HASTCTL(8) FreeBSD System Manager's Manual HASTCTL(8)


hastctlHighly Available Storage control utility


hastctl create [ -d][ -c config][ -e extentsize][ -k keepdirty][ -m mediasize] name ...

hastctl role [ -d][ -c config]<init | primary | secondary> all | name ...

hastctl list [ -d][ -c config][ all | name ...]

hastctl status [ -d][ -c config][ all | name ...]

hastctl dump [ -d][ -c config][ all | name ...]


The hastctl utility is used to control the behaviour of the hastd(8) daemon.

This utility should be used by HA software like heartbeat or ucarp to setup HAST resources role when changing from primary mode to secondary or vice versa. Be aware that if a file system like UFS exists on HAST provider and primary node dies, file system has to be checked for inconsistencies with the fsck(8) utility after switching secondary node to primary role.

The first argument to hastctl indicates an action to be performed:

Initialize local provider configured for the given resource. Additional options include:
-e extentsize
Size of an extent. Extent is a block which is used for synchronization. hastd(8) maintains a map of dirty extents and extent is the smallest region that can be marked as dirty. If any part of an extent is modified, entire extent will be synchronized when nodes connect. If extent size is too small, there will be too much disk activity related to dirty map updates, which will degrade performance of the given resource. If extent size is too large, synchronization, even in case of short outage, can take a long time increasing the risk of losing up-to-date node before synchronization process is completed. The default extent size is 2MB.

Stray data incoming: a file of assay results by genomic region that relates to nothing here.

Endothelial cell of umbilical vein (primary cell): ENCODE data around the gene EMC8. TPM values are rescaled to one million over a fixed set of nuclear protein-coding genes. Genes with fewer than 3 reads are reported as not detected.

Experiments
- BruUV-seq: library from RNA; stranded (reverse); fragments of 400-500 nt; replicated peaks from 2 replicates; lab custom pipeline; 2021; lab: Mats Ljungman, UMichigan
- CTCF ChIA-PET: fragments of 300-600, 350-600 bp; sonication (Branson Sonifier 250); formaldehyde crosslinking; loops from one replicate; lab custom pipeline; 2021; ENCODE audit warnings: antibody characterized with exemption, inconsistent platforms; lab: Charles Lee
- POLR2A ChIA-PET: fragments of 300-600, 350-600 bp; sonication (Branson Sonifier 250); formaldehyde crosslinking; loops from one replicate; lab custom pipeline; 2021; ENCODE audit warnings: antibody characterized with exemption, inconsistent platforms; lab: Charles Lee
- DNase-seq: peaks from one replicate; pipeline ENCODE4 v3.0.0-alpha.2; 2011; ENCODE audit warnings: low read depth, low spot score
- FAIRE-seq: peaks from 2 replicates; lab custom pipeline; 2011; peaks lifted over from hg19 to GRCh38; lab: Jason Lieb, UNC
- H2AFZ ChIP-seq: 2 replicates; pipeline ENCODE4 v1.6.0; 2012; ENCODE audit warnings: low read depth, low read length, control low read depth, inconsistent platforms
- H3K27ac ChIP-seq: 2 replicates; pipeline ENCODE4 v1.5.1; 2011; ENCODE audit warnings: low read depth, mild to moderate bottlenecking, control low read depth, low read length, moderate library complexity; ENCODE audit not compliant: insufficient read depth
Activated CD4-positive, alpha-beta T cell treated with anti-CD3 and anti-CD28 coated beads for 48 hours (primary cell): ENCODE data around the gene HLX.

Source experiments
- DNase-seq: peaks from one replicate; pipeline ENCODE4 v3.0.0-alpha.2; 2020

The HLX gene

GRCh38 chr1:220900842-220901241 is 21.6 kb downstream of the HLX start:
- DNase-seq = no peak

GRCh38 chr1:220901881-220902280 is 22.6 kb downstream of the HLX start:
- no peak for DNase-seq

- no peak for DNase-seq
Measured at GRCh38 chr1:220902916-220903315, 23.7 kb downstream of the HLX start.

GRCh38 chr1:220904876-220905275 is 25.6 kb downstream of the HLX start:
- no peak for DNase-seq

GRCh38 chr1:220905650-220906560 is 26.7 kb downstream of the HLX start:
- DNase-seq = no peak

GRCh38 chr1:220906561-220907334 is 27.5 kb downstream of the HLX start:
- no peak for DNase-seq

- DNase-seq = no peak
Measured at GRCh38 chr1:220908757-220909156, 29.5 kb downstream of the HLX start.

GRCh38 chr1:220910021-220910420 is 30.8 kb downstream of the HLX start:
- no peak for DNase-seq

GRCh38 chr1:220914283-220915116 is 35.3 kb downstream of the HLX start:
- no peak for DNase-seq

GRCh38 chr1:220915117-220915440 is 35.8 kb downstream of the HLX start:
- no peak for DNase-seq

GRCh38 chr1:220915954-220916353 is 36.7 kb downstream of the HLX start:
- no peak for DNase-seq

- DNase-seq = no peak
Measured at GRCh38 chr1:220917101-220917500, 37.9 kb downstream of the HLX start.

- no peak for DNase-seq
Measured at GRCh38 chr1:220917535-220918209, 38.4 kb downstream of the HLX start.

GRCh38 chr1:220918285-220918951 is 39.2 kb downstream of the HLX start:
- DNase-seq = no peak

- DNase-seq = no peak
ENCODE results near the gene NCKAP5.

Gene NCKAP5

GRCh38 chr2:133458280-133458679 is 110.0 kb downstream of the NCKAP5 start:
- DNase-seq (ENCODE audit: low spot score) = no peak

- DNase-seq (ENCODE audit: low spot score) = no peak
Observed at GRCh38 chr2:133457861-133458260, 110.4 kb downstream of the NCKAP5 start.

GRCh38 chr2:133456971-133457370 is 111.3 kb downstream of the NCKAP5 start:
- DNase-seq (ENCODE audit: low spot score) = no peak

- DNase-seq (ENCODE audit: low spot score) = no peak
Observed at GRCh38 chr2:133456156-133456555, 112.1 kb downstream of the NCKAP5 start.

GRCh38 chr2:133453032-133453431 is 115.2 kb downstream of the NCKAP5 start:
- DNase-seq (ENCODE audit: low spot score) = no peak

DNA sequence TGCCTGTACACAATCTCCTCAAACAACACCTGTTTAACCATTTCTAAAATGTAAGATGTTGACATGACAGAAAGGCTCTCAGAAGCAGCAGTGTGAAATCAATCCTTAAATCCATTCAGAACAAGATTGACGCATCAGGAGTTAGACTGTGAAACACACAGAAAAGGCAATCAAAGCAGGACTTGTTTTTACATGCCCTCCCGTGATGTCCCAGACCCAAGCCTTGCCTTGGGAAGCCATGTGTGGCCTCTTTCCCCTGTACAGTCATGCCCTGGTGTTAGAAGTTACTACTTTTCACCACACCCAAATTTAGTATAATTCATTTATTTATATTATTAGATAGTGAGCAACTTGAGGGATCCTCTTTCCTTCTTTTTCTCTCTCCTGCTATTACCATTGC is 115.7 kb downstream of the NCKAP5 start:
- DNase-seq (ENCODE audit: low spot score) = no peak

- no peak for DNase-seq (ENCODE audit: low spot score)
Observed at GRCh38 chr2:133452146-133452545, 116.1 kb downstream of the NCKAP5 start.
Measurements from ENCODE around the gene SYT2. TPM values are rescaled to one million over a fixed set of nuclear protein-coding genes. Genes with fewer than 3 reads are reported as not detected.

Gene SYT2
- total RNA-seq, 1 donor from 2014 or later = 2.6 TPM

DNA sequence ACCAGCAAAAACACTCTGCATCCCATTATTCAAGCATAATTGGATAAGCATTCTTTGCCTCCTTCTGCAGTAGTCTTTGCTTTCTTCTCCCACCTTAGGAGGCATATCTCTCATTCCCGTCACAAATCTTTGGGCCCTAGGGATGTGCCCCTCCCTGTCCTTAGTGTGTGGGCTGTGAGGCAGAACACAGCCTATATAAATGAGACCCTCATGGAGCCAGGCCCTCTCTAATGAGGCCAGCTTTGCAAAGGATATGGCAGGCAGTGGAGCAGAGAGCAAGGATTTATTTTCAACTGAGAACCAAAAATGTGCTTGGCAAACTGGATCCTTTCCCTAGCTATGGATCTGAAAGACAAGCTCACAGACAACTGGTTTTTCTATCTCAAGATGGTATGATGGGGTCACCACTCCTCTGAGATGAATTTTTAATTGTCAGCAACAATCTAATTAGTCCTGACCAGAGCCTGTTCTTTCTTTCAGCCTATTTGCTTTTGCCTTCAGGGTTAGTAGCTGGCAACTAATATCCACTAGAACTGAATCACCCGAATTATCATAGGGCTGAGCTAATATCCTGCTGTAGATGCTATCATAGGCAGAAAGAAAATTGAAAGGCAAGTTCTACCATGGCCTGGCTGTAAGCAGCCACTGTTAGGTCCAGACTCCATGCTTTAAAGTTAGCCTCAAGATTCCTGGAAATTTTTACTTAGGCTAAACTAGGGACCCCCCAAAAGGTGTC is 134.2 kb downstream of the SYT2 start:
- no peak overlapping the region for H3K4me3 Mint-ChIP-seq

-k keepdirty
Maximum number of dirty extents to keep dirty all the time. Most recently used extents are kept dirty to reduce number of metadata updates. The default number of most recently used extents which will be kept dirty is 64.
-m mediasize
Size of the smaller provider used as backend storage on both nodes. This option can be omitted if node providers have the same size on both sides.

If size is suffixed with a k, M, G or T, it is taken as a kilobyte, megabyte, gigabyte or terabyte measurement respectively.

Change role of the given resource. The role can be one of:
Resource is turned off.
Local hastd(8) daemon will act as primary node for the given resource. System on which resource role is set to primary can use /dev/hast/<name> GEOM provider.
Local hastd(8) daemon will act as secondary node for the given resource - it will wait for connection from the primary node and will handle I/O requests received from it. GEOM provider /dev/hast/<name> will not be created on secondary node.
Present verbose status of the configured resources.
Present terse (and more easy machine-parseable) status of the configured resources.
Dump metadata stored on local component for the configured resources.

In addition, every subcommand can be followed by the following options:

-c config
Specify alternative location of the configuration file. The default location is /etc/hast.conf.
Print debugging information. This option can be specified multiple times to raise the verbosity level.


Configuration file for hastctl and hastd(8).
Control socket used by hastctl to communicate with the hastd(8) daemon.


Exit status is 0 on success, or one of the values described in sysexits(3) on failure.


Initialize HAST provider, create file system on it and mount it.

nodeB# hastctl create shared 
nodeB# hastd 
nodeB# hastctl role secondary shared 
nodeA# hastctl create shared 
nodeA# hastd 
nodeA# hastctl role primary shared 
nodeA# newfs -U /dev/hast/shared 
nodeA# mount -o noatime /dev/hast/shared /shared 
nodeA# application_start

Switch roles for the shared HAST resource.

nodeA# application_stop 
nodeA# umount -f /shared 
nodeA# hastctl role secondary shared 
nodeB# hastctl role primary shared 
nodeB# fsck -t ufs /dev/hast/shared 
nodeB# mount -o noatime /dev/hast/shared /shared 
nodeB# application_start


The hastctl was developed by Pawel Jakub Dawidek <pjd@FreeBSD.org> under sponsorship of the FreeBSD Foundation.
March 14, 2013 FreeBSD